Casey McShea, Staff Writer |
President Donald Trump and former Texas congressman Beto O’Rourke went head-to-head in simultaneous political rallies in El Paso, Texas on Feb. 14. The two clashed over border protection policies, O’Rourke challenging the president in his most direct and public way yet.
“With the eyes of the country upon us, all of us together are going to make our stand, here in one of the safest cities in the United States of America—safe not because of walls, but in spite of walls,” the former congressman told the crowd of thousands who had gathered to hear and support him. “We treat each other with dignity and respect. That is the way we make our community and our country safe.”
O’Rourke, who is weighing a bid for the 2020 Democratic presidential nomination, said that if he could, he’d tear down the border wall that separates El Paso from Mexico. Despite Trump calling the fence proof that “walls work,” O’Rourke said that the fence’s construction in 2008 “didn’t make us any safer,” pointing out statistics that showed that El Paso was one of America’s safest cities long before the fencing was installed.
Trump, who took the stage at his rally right after O’Rourke’s ended, did not hesitate to mock the former congressman. He claimed O’Rourke’s rally was poorly attended and that his 2018 midterm election loss to Republican Senator Ted Cruz should disqualify him from seeking higher office. He also singled out and mocked the “Green New Deal,” a climate-change action plan created by Democratic New York House Representative Alexandra Ocasio-Cortez. The president claimed the plan would eliminate air travel.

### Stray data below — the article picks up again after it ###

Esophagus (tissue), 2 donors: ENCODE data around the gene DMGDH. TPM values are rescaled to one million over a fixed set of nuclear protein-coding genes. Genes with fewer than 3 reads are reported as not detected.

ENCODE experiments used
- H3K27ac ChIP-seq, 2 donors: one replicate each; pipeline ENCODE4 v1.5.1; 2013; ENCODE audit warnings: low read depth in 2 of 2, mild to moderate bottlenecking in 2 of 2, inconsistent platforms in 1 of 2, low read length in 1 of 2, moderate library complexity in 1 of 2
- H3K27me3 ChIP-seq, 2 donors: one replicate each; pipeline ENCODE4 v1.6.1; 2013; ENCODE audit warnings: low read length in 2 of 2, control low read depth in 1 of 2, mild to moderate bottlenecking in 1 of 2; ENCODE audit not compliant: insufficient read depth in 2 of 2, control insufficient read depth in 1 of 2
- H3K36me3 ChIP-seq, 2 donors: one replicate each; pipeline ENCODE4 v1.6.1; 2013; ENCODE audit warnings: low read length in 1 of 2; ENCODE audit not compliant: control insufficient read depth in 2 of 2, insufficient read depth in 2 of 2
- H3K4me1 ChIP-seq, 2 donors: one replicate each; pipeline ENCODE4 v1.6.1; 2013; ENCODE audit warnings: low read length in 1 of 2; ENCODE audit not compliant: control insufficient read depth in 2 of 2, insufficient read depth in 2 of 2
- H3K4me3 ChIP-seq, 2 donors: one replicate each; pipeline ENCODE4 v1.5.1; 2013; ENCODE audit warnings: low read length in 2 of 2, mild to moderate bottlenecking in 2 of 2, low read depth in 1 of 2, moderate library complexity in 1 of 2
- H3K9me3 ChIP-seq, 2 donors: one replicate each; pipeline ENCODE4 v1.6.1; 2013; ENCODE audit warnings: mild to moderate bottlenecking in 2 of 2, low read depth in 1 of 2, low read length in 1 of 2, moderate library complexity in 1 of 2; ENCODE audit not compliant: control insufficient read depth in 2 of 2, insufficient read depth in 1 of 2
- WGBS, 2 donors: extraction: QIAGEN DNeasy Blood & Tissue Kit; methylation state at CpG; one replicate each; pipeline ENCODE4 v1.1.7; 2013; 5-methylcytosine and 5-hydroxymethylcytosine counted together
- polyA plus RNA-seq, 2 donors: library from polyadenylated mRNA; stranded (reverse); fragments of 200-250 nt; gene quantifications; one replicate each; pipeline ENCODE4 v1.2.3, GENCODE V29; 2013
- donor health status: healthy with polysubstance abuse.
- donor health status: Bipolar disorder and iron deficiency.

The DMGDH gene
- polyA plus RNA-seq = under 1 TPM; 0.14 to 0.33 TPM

“But I really don’t like their policies of taking away your car, taking away your airplane flights, of ‘let’s hop on a train to California,’ or ‘you’re not allowed to own cows anymore!’ […] It would shut down American energy, which I don’t think the people in Texas are going to be happy with. It would shut down a little thing called air travel. How do you take a train to Europe?”
Later during the Trump rally, a Trump supporter attacked the news crews in attendance. BBC cameraman Ron Skeans was “violently pushed and shoved by a member of the crowd” while covering the rally. He said he hadn’t seen the man in the crowd approaching him, but he felt a “very hard shove” that almost knocked him down. Video that appeared to be from Skeans’ camera showed it falling toward the ground. Seconds later, when the picture was restored, a man in a red “Make America Great Again” hat could be seen being restrained as he shouted, “F—k the media!” It is unclear whether the man, who has not been publicly identified, will be charged.
During the incident, the president interrupted his speech to ask if the cameraman was okay, pointing towards the crowd and asking, “You all right? Everything okay?” and flashing a thumbs-up.
The incident drew outrage the next day, as Trump’s calling the media “the enemy of the people” has raised concerns about the potential for violence against the media. Shortly after the incident, White House Press Secretary Sarah Sanders released a statement that said Trump “condemns all acts of violence against any individual or group of people—including members of the press.”
BBC editor Jon Sopel said that he did not feel Trump or his administration’s response at the rally had gone far enough.
“There was no condemnation. No statement that this was unacceptable. The Trump campaign issued a two-line statement on the incident, but equally did not condemn what happened,” Sopel wrote in an editorial. “What conclusion should we draw from that? What message does it send to people who feel hostile towards the media?”